Working with Parents and Physicians: Before a Diagnosis
It is not appropriate for school personnel to tell a caregiver, “I think your child has ADHD,” or that you think their child should see a pediatrician or obtain medication. Instead, if a student is suspected of having ADHD, it is better to have regular discussions with the family about the child’s observed strengths and challenging behaviors in the school setting:

  • Ask parents if there are similar challenges at home or in other settings, but do not assume that the child acts the same way outside of school.
  • Gather information to understand if parents would welcome school testing and interventions to support the child. If so, perform and discuss the child’s response to those interventions. Additionally, encourage families to share your documentation with the child’s primary healthcare provider.
  • It can be helpful to explain that you are concerned that an underlying medical condition may be keeping the child from achieving his or her full potential. Again, it is not appropriate for a teacher to tell a parent that their child has ADHD. (This is inferring a diagnosis.)
If it is difficult finding the right words to communicate your concerns with families, consider statements such as:

I’ve noticed that Johnny sometimes demonstrates __________[concerning behaviors] in class. These behaviors appear to impair his _______[learning, friendships, etc.]. Have you had similar concerns at home? Have you ever talked about these behaviors/concerns with your pediatrician?

It can take time for a family to agree that their child should get a medical evaluation, and it is the parents' choice to follow-up with medical help or not. In the meantime, school staff should work as a team to support the child, other students, and teachers who interact with the child.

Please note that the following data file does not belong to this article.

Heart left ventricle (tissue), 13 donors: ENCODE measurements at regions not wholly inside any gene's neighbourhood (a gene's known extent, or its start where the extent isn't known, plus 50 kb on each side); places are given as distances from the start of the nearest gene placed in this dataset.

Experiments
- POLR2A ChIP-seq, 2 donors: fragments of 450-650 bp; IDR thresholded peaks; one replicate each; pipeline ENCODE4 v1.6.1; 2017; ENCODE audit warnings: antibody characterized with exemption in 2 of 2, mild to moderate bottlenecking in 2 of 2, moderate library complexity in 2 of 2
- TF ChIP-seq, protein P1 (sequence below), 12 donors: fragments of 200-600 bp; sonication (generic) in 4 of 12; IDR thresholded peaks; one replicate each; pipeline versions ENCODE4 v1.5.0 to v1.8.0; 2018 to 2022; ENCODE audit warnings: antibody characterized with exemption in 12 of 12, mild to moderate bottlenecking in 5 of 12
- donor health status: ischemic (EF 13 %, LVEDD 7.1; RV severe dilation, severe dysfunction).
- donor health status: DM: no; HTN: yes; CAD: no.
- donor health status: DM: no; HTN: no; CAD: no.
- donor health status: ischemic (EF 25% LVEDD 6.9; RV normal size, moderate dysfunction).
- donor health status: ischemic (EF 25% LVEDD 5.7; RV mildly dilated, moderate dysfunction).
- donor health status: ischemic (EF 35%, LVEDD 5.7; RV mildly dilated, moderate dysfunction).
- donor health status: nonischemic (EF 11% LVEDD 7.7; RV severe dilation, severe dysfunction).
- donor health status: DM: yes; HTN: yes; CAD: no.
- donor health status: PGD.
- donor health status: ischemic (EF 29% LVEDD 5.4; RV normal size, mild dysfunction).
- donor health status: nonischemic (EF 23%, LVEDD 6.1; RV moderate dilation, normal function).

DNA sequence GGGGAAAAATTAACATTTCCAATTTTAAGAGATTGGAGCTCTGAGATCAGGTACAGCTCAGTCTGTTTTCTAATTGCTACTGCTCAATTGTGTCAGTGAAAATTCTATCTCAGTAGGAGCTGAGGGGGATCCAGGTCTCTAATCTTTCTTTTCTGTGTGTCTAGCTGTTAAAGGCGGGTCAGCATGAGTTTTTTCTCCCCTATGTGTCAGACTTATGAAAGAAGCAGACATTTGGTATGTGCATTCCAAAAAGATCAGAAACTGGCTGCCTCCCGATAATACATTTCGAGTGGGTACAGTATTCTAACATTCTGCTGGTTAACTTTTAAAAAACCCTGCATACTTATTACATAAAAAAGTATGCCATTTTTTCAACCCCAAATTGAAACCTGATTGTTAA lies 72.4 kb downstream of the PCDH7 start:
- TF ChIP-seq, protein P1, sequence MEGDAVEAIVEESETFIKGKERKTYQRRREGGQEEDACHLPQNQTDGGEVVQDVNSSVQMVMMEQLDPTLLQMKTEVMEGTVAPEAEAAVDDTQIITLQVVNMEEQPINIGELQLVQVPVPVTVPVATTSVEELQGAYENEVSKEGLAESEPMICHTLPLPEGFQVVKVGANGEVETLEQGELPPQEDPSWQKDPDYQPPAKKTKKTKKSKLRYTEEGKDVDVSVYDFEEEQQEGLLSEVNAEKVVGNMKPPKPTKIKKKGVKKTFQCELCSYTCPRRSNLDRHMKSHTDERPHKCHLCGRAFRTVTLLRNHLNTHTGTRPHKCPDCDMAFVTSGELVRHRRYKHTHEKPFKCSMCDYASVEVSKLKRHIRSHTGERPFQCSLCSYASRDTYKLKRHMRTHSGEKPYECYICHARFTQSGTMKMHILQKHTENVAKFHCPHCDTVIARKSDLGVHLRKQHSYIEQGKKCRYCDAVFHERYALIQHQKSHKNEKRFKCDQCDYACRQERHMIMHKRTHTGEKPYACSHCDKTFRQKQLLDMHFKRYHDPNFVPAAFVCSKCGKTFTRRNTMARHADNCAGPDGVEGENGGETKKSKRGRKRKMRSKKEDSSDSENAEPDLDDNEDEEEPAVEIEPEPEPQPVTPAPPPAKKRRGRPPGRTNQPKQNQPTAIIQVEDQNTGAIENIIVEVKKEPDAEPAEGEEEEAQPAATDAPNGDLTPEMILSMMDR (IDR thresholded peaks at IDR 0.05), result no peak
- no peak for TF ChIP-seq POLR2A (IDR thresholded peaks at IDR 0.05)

Diagnosis of ADHD

The child’s primary care clinician often is the person who makes the diagnosis of ADHD; however, supporting information from the parents and educators plays an integral role. School staff should provide the family with relevant behavioral observations, test results, and supporting documentation. Specific screening forms, such as the Vanderbilt Assessment Scales - Parent and Teacher Initial and Follow-Up Scales with Scoring Instructions (NICHQ) (PDF Document 1.1 MB), can be shared with the family, who then may discuss the ratings with their child’s clinician. Talking directly with the clinician can be helpful, too. If a mental health specialist is familiar with the child, this person should also be consulted. A psychologist may also diagnose ADHD and help in more complex cases. They can offer more comprehensive testing to examine if other conditions are affecting the child’s school performance (e.g., psychiatric, cognitive). Discussing a student with subspecialists external to the educational system requires written consent from the parent on school forms. See Communicating with the Medical Provider, below.

Barriers to Diagnosis and Treatment

  • It can take time to make a diagnosis of ADHD because the diagnosis requires impaired function in 2 or more of the child’s regular settings (home and school being the most common) for a minimum of 6 months.
  • Teachers may have multiple students with ADHD or other behavioral, developmental, medical, or learning problems.